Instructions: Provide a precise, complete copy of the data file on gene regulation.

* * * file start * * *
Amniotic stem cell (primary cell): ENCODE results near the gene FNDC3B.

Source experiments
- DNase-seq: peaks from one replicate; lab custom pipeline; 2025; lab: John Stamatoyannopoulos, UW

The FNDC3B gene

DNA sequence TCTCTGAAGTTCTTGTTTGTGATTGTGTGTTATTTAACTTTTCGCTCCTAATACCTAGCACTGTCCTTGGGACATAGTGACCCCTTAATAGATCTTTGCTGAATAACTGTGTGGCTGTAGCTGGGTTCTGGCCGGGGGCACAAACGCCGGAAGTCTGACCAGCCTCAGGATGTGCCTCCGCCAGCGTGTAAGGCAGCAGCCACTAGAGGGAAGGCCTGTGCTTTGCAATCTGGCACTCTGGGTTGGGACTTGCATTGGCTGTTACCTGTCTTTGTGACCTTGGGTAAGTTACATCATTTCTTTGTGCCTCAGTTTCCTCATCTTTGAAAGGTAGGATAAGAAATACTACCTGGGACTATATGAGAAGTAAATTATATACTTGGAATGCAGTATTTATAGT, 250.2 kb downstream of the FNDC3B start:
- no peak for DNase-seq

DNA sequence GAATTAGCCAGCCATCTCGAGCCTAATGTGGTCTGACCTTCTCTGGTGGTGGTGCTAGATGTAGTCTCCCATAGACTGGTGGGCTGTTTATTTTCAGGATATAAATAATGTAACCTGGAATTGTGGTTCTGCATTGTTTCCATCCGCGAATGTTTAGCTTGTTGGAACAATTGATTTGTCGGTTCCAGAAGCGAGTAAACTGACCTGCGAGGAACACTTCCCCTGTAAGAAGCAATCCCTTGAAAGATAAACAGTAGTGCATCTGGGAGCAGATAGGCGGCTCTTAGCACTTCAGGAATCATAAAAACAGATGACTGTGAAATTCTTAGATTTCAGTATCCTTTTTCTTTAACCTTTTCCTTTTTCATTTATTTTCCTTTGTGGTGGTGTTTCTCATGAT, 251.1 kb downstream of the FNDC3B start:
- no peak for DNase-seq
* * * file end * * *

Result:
Amniotic stem cell (primary cell): ENCODE results near the gene FNDC3B.

Source experiments
- DNase-seq: peaks from one replicate; lab custom pipeline; 2025; lab: John Stamatoyannopoulos, UW

The FNDC3B gene

DNA sequence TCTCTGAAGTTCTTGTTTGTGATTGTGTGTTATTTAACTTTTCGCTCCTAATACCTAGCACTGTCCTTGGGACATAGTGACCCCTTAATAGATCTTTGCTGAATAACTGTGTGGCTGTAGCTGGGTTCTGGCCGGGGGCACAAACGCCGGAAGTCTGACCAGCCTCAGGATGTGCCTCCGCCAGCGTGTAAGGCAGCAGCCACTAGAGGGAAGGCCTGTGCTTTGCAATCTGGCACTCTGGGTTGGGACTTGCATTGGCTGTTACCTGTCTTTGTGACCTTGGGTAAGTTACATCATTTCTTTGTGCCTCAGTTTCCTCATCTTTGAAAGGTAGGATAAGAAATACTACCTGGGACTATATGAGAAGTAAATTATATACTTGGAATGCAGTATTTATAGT, 250.2 kb downstream of the FNDC3B start:
- no peak for DNase-seq

DNA sequence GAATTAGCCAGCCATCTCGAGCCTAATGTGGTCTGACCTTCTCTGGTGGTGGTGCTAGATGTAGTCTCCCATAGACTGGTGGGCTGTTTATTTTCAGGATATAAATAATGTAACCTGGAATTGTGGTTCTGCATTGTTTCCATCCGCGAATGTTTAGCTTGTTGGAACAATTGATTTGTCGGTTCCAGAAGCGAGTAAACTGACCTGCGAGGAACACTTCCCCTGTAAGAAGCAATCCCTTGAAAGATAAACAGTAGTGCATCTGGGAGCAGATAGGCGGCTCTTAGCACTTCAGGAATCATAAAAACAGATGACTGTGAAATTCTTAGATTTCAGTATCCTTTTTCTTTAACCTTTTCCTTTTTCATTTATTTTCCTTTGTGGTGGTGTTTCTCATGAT, 251.1 kb downstream of the FNDC3B start:
- no peak for DNase-seq